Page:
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Title: Tunneling or Propping: Evidence from Family Business Groups of Pakistan
Authors: Hussain, Shahid
Keywords: Business Administration
Issue Date: 2019
Publisher: National University of Science & Technology, Islamabad.
Abstract: Corporate governance has two types of agency issues with respect to ownership and control of firms. The Type I agency issue is related to conflict of interest between shareholders and firm’s managers (i.e., principal-agent conflict); whereas, the Type II agency issue (i.e., principal-principal conflict) is between controlling (majority) shareholders and minority shareholders. The tunneling and propping in business group firms are examples of Type II agency issue. Tunneling is the process of expropriation or transfer of business resources by controlling shareholders from low cash-flow rights (CFR) firms to high CFR firms in a business group. Tunneling is carried out through certain transactions at the cost of minority shareholders in group firms. Whereas, propping is the opposite process through which resources are provided by controlling shareholders to firms under financial distress in a business group. This thesis examines these Type II agency issues between controlling and minority shareholders of firms related to family business groups of Pakistan. A family business group is a combination of two, or more firms under the control of a particular family. In this regard, the study examines whether tunneling, or propping is carried out in family business group firms, how it occurs and what impact it has on minority shareholders of these firms? The thesis has three major parts: first, this study explores regulatory and corporate environments in Pakistan; develops the pyramid ownership structures of family business groups; and examines the cash flow leverage, cash-flow rights and voting (control) rights of ultimate owners in family business group firms. The study finds that corporations in Pakistan have high degree of ownership concentration. Controlling shareholders own about 87% of firms with equal to or greater than 10% shareholding and 60% of firms with equal to or greater than 20% shareholding. Moreover, most of the businesses in Pakistan are controlled by families. In 62% of business group firms, families own about 20% or more top shareholdings. The study also finds considerable difference in voting, and cash-flow rights in family business group firms, which provides incentives for expropriation of resources. Secondly, the thesis focuses on finding the empirical evidence of tunneling, or propping in family business groups firms of Pakistan by taking a sample of 326 non-financial firms listed on Pakistan Stock Exchange (PSX) for the period 2004-17. The study finds that majority or controlling shareholders expropriate minority shareholders by tunneling or transferring resources from group affiliated firms containing low CFR of majority owners. While measuring the sensitivities of firms to the industry earnings shocks through indirect methodology; the empirical results elucidate that about 31% resources are tunneled from low to high CFR group firms. The study further finds that equity held by directors (representing majority shareholders) has negative relationship with earnings of minority shareholders of low CFR group firms. Thirdly, the thesis examines different categories of four thousand five hundred Related Party Transactions (RPTs) taken place among sample firms during the period 2008-2013. Using the direct methodology, the study categorizes, classifies, describes and analyses the RPTs. The study finds that group affiliated firms extensively involve in RPTs as compared to non-group, foreign and state-owned firms. The controlling shareholders significantly use various RPTs for both, tunneling and propping depending upon the characteristics of firms, and corporate governance. Moreover, the study finds that considerable amount of intra-group loans is outstanding on firms’ financial statements. Besides, direct cash payments, cash receipts, assets sales and trade of goods & services have been observed as major RPTs, and sources of Type II agency issues. The study further finds that market assigns lower multiple of reported earnings for the top other receivable balance firms and vice versa. The study finally finds that firms are less likely to reduce their outstanding other receivables balances despite qualified audit opinions and lower returns. Overall, the results show that business interests of dispersed minority shareholders are xi significantly affected by crafty operations of majority shareholders in family business group firms mainly because of pyramid ownership structure and inadequate enforcement mechanism of corporate governance. These findings have certain implications for regulatory institutions, firm management, shareholders, and researchers.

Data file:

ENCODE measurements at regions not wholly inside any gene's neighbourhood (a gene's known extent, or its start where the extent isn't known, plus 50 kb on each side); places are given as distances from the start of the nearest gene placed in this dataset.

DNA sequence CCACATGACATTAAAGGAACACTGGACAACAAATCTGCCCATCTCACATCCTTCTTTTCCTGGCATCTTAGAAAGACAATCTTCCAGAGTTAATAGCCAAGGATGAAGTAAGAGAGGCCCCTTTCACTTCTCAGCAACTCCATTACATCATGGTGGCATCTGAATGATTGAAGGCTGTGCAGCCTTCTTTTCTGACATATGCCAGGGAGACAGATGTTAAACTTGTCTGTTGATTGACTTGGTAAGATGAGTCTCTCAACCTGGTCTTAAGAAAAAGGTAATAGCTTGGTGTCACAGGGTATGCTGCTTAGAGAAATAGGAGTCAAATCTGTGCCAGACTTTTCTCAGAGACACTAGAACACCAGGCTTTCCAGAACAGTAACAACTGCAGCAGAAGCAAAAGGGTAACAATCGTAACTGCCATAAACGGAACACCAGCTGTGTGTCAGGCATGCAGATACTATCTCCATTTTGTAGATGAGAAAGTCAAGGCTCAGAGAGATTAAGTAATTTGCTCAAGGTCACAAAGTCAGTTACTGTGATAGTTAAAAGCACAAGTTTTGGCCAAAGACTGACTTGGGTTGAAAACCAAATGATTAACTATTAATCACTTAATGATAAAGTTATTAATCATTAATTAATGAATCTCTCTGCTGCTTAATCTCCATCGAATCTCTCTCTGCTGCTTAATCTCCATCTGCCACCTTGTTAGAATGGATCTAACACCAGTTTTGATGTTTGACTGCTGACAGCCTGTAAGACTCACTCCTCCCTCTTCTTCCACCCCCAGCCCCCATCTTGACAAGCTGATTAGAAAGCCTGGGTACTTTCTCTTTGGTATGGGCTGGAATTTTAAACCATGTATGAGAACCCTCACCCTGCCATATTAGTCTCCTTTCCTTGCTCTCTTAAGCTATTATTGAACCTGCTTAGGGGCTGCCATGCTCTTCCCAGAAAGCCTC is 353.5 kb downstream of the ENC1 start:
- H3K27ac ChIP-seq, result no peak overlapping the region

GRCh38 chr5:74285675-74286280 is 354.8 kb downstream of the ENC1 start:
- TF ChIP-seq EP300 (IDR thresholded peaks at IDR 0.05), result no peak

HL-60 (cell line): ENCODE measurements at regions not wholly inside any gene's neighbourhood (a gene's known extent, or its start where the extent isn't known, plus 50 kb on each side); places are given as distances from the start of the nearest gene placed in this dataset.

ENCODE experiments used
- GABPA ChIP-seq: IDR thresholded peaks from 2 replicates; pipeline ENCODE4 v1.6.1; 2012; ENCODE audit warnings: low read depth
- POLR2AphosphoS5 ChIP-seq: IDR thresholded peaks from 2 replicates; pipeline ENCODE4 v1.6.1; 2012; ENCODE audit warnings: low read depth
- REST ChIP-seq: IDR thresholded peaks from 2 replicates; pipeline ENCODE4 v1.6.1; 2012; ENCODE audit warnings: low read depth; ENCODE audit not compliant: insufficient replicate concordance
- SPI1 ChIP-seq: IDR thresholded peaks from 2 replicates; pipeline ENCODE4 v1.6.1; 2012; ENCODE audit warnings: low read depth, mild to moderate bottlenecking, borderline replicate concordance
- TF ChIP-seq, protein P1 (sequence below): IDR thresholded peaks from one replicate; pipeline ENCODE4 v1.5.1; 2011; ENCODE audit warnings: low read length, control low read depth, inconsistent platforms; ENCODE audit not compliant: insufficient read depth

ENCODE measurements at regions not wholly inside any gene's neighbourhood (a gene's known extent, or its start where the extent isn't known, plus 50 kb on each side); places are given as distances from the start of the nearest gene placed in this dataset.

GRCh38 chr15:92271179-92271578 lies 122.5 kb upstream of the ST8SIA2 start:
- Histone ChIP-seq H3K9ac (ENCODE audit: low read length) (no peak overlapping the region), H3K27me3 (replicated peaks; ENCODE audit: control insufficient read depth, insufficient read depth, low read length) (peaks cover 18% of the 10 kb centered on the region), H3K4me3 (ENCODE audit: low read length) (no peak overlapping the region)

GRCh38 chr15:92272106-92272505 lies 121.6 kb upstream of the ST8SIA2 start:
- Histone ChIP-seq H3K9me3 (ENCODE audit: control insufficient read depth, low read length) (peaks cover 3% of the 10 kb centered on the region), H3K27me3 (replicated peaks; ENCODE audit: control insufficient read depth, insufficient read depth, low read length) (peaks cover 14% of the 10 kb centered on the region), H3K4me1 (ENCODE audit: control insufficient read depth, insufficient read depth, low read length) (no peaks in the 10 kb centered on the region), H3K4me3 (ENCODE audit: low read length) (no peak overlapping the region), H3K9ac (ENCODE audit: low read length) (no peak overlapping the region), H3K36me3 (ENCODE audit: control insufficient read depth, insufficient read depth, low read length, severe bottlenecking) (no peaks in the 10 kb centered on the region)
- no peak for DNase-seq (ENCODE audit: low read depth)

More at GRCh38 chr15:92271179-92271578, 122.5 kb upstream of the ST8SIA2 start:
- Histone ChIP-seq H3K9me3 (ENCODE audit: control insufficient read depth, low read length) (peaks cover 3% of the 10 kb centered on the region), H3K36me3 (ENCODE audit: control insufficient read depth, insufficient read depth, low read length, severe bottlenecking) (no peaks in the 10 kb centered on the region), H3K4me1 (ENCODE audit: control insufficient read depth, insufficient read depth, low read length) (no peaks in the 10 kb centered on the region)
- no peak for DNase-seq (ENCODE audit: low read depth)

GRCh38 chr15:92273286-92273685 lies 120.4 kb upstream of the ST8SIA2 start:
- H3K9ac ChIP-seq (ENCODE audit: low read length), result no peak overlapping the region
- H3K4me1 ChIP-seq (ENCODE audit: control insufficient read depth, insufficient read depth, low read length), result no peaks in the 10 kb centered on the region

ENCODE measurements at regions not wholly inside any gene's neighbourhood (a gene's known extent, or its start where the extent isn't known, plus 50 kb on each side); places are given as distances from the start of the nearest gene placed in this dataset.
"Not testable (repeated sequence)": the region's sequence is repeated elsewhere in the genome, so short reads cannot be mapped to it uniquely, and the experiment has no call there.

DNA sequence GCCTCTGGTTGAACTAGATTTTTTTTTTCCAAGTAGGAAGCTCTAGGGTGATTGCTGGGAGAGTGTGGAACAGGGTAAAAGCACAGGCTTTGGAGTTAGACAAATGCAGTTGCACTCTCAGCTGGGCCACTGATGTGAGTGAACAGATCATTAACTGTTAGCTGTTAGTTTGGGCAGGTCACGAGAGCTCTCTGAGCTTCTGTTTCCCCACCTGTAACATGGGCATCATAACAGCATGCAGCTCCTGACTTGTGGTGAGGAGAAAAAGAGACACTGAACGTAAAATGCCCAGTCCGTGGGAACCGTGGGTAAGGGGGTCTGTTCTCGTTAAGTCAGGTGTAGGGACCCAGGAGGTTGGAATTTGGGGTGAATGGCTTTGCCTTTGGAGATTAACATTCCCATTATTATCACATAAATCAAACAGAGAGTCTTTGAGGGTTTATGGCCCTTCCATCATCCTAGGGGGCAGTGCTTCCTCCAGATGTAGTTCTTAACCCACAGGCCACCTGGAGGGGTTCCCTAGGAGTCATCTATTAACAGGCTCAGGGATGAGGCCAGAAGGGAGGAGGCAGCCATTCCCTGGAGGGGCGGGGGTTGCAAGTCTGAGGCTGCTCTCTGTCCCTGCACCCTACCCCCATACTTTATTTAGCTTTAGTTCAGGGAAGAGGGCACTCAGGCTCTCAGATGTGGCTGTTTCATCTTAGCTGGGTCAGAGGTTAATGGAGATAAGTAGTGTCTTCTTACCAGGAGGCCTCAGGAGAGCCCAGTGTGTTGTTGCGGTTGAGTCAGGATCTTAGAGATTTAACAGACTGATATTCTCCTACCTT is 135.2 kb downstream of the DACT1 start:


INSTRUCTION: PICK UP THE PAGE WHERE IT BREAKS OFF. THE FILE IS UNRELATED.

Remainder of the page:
Gov't Doc #: 19071
Appears in Collections:PhD Thesis of All Public / Private Sector Universities / DAIs.

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